Many foreign speakers visited this year’s edition of the World Copernican Congress, and each presented different views on Nicolaus Copernicus. They came from various parts of the world, ranging from Northern America to the Middle East.
Prof. Jamil Ragep
Prof. Jamil Ragep (McGill University, Canada) presented one of the most interesting perspectives on the legacy of Nicolaus Copernicus. Firstly, he talked about the connections between Copernicus’s most known astronomical works and the Islamic tradition of astronomy. In addition, he added that Nicolaus Copernicus might have been inspired by the astronomical model of a historical Middle Eastern scholar, Ibn al-Shatir. Moreover, the Canadian speaker explained that there is evidence of knowledge transfer from the Middle East to Europe.
Prof. Jamil Ragep about Nicolaus Copernicus, the Congress, and his speech:
Prof. Rens Bod
Next, prof. Rens Bod (University of Amsterdam, Netherlands) presented a western European perspective on the popular astronomer. Uniquely, Professor Bod discussed how Copernicus can be viewed as a philologist. In fact, the famous astronomer only published one work himself. Moreover, the text turns out to be a translation of a Byzantine historical text that is not connected to astronomy. He states that the rest of Copernicus’s works were, however, published postmortem. Professor Bod explained that these works were also mostly based on the texts of ancient scholars like Ptolemy.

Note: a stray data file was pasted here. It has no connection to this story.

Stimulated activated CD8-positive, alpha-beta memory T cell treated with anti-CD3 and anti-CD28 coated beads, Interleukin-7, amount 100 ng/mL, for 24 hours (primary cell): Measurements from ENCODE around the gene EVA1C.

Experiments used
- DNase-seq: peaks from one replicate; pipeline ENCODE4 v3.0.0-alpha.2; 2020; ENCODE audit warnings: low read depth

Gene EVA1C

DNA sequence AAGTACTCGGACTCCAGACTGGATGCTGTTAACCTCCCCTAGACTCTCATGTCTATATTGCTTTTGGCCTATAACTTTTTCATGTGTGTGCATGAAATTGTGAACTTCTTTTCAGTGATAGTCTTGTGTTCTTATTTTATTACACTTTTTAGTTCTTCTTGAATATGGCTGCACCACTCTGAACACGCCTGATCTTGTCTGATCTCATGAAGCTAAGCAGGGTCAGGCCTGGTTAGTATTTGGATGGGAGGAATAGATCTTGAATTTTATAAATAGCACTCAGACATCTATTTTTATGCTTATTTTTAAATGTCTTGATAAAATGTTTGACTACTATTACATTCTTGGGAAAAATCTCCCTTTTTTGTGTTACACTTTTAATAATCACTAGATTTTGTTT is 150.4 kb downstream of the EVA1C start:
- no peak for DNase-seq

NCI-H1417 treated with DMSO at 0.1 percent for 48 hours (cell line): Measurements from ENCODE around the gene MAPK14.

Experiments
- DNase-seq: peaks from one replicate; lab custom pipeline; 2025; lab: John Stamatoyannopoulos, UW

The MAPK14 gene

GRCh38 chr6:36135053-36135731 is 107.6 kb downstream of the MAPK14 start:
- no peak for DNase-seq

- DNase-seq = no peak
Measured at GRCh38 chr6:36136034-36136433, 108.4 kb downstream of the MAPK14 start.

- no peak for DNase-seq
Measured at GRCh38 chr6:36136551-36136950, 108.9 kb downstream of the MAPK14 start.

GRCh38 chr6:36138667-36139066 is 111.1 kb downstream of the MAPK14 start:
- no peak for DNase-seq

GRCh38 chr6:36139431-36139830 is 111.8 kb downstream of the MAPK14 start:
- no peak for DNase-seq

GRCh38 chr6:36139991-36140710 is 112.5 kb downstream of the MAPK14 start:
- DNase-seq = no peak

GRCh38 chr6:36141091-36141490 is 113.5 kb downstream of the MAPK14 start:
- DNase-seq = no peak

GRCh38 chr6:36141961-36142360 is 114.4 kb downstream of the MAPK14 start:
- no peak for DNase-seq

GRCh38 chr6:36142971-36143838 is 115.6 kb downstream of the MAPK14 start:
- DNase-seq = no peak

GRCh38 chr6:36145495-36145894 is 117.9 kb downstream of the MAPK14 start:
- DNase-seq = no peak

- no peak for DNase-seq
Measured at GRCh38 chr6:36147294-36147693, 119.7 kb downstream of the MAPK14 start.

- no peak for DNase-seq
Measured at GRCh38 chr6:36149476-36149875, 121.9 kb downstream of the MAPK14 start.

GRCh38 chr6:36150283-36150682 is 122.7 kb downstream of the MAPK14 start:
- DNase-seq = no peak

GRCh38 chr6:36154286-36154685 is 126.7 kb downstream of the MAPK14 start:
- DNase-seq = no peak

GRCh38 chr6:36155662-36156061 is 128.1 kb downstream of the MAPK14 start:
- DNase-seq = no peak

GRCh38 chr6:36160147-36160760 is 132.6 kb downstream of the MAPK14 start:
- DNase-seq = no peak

Prof. Rens Bod about Nicolaus Copernicus, the Congress, and his speech:
Prof. Pamela Smith
Finally, prof. Pamela Smith (Columbia University, New York, USA) presented a unique view of Copernicus as a scholar interested in practical things. She talked about practical knowledge in Copernicus’s times. She presented him as someone who was immersed in practical knowledge. Additionally, the professor talked about her Making and Knowing Project. This initiative focuses on studying the old manufacturing processes. It uses an old French manuscript that mainly covers topics like smelting and casting items from iron, but also painting techniques. After studying the manuscript, the students recreated the techniques described in the old text. Obviously, everything happens in a laboratory.
Prof. Pamela Smith about Nicolaus Copernicus, the Congress, and her speech: